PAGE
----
Retrospective: 5 steps to improve teamwork
Take stock of your project as a team, keep the positive and assess the negative.
The A3 report
If the term “A3” brings back painful memories of the photocopying machine playing up as you’re running late for a meeting, where you’re giving a presentation of a major project, don’t worry, this article is not about office equipment.
The A3 report is part of the Lean Management methodology. Derived from Toyota’s production system, it organizes work processes and aims to improve efficiency within the company, in particular in terms of quality and profitability.
Sorry, but we do have to briefly mention office equipment at this point...At the time when the A3 report was created, back in the 70s, the fax machine was one of the main means of communication. Those machines accepted sheets of paper up to the A3 format, hence the name of the report.
Although fax machines are now a thing of the past, the method itself is still very much in use! With Klaxoon’s Board Hybrid, no need for paper, but the benefits of the A3 report are still there, i.e. well organized and to-the-point problem-solving processes!
A 42 x 29.7 cm sheet of paper is not that big when it comes to reporting, analyzing and solving a problem. But it means you have to be to the point, know how to prioritize and be concise.
The A3 report covers a sequence of 8 successive stages. They are part of the Deming wheel, with a 4-phase cycle that is part of a continuous improvement approach: Plan-Do-Check-Act (PDCA).
An A3 report is a team process, not an individual one. It’s a highly visual tool, with a standardized framework that promotes analytical and synthetic skills, where everyone focuses on key elements. It is a clear reference point for the team, for each new project.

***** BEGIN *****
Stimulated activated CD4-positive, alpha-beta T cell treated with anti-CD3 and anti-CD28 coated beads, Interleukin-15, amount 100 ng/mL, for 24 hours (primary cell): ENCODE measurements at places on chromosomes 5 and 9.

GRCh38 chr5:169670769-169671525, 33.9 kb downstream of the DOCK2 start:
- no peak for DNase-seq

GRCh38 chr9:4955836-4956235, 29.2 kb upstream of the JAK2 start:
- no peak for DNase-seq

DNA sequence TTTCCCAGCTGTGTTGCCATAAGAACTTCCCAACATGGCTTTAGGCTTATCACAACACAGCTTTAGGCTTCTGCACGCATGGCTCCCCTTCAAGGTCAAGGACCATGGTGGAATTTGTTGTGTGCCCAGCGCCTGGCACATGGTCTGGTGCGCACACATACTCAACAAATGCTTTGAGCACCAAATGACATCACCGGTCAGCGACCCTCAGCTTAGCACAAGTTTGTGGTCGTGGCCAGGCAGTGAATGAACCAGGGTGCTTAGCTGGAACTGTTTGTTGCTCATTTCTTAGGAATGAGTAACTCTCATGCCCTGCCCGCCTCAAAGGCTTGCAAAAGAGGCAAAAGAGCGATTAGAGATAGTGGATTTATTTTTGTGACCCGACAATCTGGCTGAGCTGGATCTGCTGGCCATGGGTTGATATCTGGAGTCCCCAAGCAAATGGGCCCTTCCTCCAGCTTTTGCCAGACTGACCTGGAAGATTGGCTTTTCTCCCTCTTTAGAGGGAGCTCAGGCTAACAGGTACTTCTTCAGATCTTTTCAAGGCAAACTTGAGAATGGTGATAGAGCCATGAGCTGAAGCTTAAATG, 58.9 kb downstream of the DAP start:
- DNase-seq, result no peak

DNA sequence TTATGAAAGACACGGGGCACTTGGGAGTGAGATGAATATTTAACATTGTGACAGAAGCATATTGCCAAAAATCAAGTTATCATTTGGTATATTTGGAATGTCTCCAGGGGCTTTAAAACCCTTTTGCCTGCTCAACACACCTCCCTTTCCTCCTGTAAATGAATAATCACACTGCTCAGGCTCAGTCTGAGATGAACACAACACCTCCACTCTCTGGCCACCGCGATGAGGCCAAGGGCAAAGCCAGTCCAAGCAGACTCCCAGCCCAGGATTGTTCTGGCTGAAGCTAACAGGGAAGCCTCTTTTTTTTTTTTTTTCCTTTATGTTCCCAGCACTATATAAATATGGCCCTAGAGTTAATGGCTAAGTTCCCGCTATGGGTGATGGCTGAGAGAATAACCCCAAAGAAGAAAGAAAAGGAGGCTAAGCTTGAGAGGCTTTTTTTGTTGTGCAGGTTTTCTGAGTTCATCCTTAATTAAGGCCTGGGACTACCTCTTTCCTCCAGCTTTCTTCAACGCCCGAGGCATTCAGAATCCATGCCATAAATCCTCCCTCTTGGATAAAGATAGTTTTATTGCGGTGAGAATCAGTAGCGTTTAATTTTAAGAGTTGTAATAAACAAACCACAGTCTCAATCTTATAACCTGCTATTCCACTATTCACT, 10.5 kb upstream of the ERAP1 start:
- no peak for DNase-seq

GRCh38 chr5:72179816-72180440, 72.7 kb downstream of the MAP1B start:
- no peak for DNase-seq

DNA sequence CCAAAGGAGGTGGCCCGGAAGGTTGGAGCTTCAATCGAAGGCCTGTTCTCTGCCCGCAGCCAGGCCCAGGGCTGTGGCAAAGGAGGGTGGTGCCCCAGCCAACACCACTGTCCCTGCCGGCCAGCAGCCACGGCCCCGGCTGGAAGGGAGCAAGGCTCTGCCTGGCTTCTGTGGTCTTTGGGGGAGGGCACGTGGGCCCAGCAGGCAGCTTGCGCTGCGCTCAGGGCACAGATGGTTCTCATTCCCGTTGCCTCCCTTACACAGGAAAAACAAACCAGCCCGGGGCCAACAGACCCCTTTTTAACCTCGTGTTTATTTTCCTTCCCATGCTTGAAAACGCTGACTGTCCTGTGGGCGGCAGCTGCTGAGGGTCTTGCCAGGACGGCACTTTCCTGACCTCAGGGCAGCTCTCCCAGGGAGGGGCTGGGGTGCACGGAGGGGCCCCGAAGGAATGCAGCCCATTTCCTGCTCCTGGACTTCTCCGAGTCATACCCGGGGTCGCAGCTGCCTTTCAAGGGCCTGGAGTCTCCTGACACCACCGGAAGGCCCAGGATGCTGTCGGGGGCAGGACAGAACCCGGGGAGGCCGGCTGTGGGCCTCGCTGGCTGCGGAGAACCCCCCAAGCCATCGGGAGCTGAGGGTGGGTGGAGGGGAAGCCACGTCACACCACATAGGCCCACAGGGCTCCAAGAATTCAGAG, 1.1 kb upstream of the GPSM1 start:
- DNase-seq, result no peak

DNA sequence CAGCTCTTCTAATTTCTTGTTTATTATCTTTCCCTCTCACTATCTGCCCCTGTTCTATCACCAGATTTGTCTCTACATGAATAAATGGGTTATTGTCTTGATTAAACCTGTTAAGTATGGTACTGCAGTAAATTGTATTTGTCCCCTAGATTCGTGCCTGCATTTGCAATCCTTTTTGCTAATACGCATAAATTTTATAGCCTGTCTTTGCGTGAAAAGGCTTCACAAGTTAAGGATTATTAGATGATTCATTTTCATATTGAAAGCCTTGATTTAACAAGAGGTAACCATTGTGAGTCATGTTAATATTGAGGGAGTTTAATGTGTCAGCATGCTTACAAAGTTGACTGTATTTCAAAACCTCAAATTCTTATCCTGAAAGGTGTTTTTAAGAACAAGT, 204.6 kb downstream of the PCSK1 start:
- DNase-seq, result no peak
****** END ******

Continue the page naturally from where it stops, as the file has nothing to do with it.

Commonly used as a problem-solving tool, the A3 report can also have other uses, such as making suggestions and demonstrating their relevance.
Designed according to a PDCA cycle (a.k.a Deming wheel), the A3 report follows a specific protocol, that aims to:
- Understand the problem and find its root cause
- Implement the best solution
- Check that the retained solution is in line with the expected outcome
- Take any necessary action
This cycle encompasses 8 phases, which must be completed as a team, and repeated until the end goal is met.
This phase involves preparing the work, from the factual description of the problem, up to the tasks to be done, as well as setting goals.
- Stage 1: Describe the problem and set the end goal.
Start by using the SIPOC method, ideal for a detailed description of a process. The acronym SIPOC stands for Suppliers, Inputs, Process, Outputs, and Customers. Analyzing these 5 elements highlights the ins and outs of a process, and helps determine the core of the problem and its consequences. You naturally shed the light on the end goal, to make sure that the problem will not happen again in future.
- Stage 2: Understand the problem.
Nothing better than a Value Stream Map (VSM) to easily view the production chain, from the supplier to the customer. By listing all the actions involved in the process, you highlight those with high added value, and those with low added value. This provides you with a great overview of the situation, helping you to fully understand the problem.
- Stage 3: Set the goals.
Think SMART! This acronym refers to the 5 adjectives that qualify your goals: Specific, Measurable, Achievable, Relevant, Time bound. By following this principle, you will be sure to set your goals properly, so that they are understood and achievable by all.